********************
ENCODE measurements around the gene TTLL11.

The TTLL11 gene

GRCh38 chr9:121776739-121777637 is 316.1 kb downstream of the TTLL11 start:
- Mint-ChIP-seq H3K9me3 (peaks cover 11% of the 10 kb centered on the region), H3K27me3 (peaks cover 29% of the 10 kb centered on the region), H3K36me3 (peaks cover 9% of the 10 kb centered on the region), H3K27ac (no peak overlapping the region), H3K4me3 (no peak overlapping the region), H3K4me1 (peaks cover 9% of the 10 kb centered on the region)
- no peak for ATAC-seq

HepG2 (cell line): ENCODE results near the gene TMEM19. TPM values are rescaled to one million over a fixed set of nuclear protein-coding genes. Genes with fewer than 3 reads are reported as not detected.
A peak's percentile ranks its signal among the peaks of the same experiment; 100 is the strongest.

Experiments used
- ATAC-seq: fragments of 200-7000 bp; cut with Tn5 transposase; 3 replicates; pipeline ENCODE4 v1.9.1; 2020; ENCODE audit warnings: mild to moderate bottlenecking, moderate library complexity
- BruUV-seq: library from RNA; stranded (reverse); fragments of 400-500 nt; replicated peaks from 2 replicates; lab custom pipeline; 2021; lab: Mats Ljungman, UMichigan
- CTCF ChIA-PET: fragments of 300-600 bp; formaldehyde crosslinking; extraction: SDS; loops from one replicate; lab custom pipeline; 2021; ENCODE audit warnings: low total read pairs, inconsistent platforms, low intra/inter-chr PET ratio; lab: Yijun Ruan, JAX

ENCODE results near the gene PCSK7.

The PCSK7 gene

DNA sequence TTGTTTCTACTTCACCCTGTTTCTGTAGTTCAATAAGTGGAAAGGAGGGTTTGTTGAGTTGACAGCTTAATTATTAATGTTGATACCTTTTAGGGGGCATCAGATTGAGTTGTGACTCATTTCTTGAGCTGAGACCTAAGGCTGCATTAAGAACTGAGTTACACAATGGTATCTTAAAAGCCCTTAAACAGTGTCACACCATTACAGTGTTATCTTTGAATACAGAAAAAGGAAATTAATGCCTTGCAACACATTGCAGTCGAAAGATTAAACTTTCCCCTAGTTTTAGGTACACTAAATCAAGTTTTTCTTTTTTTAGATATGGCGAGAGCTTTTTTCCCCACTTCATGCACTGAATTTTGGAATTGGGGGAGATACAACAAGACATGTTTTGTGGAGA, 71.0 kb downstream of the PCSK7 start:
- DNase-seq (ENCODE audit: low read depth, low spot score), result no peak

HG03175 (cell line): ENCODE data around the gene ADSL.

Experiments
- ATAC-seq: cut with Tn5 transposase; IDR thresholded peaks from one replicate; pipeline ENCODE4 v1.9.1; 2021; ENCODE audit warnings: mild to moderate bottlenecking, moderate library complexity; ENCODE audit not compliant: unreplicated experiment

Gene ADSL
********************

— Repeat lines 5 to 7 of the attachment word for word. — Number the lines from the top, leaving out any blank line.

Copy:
- no peak for ATAC-seq

HepG2 (cell line): ENCODE results near the gene TMEM19. TPM values are rescaled to one million over a fixed set of nuclear protein-coding genes. Genes with fewer than 3 reads are reported as not detected.
A peak's percentile ranks its signal among the peaks of the same experiment; 100 is the strongest.